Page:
19 November [33rd Sunday in Ordinary Time]
Mt 25:14-30

"For it is as if a man, going on a journey, summoned his slaves and entrusted his property to them; to one he gave five talents, to another two, to another one, to each according to his ability. Then he went away.  The one who had received the five talents went off at once and traded with them, and made five more talents.  In the same way, the one who had the two talents made two more talents.  But the one who had received the one talent went off and dug a hole in the ground and hid his master's money.
After a long time the master of those slaves came and settled accounts with them. Then the one who had received the five talents came forward, bringing five more talents, saying, 'Master, you handed over to me five talents; see, I have made five more talents.'  His master said to him, 'Well done, good and trustworthy slave; you have been trustworthy in a few things, I will put you in charge of many things; enter into the joy of your master.'  And the one with the two talents also came forward, saying, 'Master, you handed over to me two talents; see, I have made two more talents.'  His master said to him, 'Well done, good and trustworthy slave; you have been trustworthy in a few things, I will put you in charge of many things; enter into the joy of your master.' 
Then the one who had received the one talent also came forward, saying, 'Master, I knew that you were a harsh man, reaping where you did not sow, and gathering where you did not scatter seed; so I was afraid, and I went and hid your talent in the ground. Here you have what is yours.'  But his master replied, 'You wicked and lazy slave! You knew, did you, that I reap where I did not sow, and gather where I did not scatter? Then you ought to have invested my money with the bankers, and on my return I would have received what was my own with interest.  So take the talent from him, and give it to the one with the ten talents. For to all those who have, more will be given, and they will have an abundance; but from those who have nothing, even what they have will be taken away.  As for this worthless slave, throw him into the outer darkness, where there will be weeping and gnashing of teeth.'

The parable in today's reading has an unpleasant tone at first sight. Instead of telling us that everything is a gift of God, it tells us about investments and profits. And worse: the punch-line could come from a director of a multinational company! - "To all those who have, more will be given, and they will have an abundance; but from those who have nothing, even what they have will be taken away."

That's how the business world operates. How could this have anything to do with the world of the spirit? The business world is only about 'outer things' - property - but the spiritual world has to include also 'inner things'. How could the same rules apply?

To say that the spiritual world is ‘all gift' is to say the truth. But to say no more would be to make it a purely passive thing. In reality we know that nothing deep or 'inner' can ever be given to us without our effort. You would love to give your knowledge of, say, a foreign language to someone you love, but it cannot be done without their labour. How much more your understanding, your wisdom, your experience? Even God's gifts, poured out without measure, cannot really become mine unless I interiorise them myself. Struggle is part of the spiritual life, even though it remains true that everything is gift. And it's a fact of experience (not a policy statement of a company) that the more I have the more I will receive. The more I know the more I am capable of knowing; the more I love the more I am capable of loving; the more I pray the more I am able to pray…. And likewise, sadly, the less.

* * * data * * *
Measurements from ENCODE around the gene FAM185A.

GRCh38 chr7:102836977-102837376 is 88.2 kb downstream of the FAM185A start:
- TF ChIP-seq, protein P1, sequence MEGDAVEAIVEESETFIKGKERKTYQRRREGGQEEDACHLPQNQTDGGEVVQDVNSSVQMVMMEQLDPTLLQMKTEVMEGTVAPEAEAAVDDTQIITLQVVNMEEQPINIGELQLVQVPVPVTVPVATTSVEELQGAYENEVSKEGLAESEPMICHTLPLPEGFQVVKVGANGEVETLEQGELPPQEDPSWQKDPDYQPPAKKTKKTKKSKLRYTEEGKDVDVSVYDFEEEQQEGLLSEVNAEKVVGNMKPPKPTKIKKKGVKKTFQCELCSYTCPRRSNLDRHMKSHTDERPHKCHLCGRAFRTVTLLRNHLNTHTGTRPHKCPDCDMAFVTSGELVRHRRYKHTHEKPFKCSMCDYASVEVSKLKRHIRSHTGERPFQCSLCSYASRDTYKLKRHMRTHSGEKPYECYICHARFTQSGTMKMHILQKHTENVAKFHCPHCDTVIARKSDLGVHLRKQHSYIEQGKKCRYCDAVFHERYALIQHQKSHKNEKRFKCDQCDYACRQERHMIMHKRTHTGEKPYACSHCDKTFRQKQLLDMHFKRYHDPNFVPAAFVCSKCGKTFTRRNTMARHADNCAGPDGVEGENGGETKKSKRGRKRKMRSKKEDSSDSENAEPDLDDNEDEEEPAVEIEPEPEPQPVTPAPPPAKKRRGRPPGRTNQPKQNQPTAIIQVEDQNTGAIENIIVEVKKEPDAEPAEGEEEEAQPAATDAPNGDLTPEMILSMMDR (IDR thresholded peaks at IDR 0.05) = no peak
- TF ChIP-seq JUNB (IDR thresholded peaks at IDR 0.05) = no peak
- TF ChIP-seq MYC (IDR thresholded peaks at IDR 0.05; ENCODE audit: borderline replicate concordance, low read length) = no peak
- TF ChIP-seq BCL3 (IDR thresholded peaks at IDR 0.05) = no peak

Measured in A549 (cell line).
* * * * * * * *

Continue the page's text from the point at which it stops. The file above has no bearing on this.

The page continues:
A 'talent' was a measure of weight before it was a unit of currency (just as a pound was). You could have a talent of gold, a talent of silver, a talent of copper, etc.; it didn't matter, it was still a talent. This is surely part of the parable's message. It doesn't matter what kind of talents you have: very ordinary ones, or bordering on genius; the same holds true of them all. We are to risk our talents, this parable teaches; in other words, we are to use them. The man who had only one talent was afraid to lose it, so he buried it in the ground. He probably looked at the people who had two talents or five, and he said, "It is all right for them; they can afford to risk and lose, but I have only one chance and it would be madness to risk it.  Very logical.  But there would be no life on earth if that logic prevailed everywhere.  We might feel safe, but we would just be dead safe.

It is clear that the parable was directed against the scribes and Pharisees, who were identified as the "wicked and lazy servant". This servant buried the talent so as to be able to hand it back just as it was. The whole aim of the scribes and Pharisees was to keep the Law exactly as it was. In their own phrase, they sought "to build a fence around the Law." The slightest alteration or adaptation was out of the question. But safety is not the supreme value in religion. In this parable Jesus is telling us we must take risks. Life itself is a risk, and the texture of it is continual risk-taking. Of course there are foolish risks that are better avoided, but that is because they are foolish, not because they are risks.  We are invited to use our gifts recklessly for the good of our families, our community, everyone we meet… and the many whom we will never meet. 

 

 
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This page gives a very brief commentary by Donagh O’Shea on the gospel reading for each day of the month. 

 

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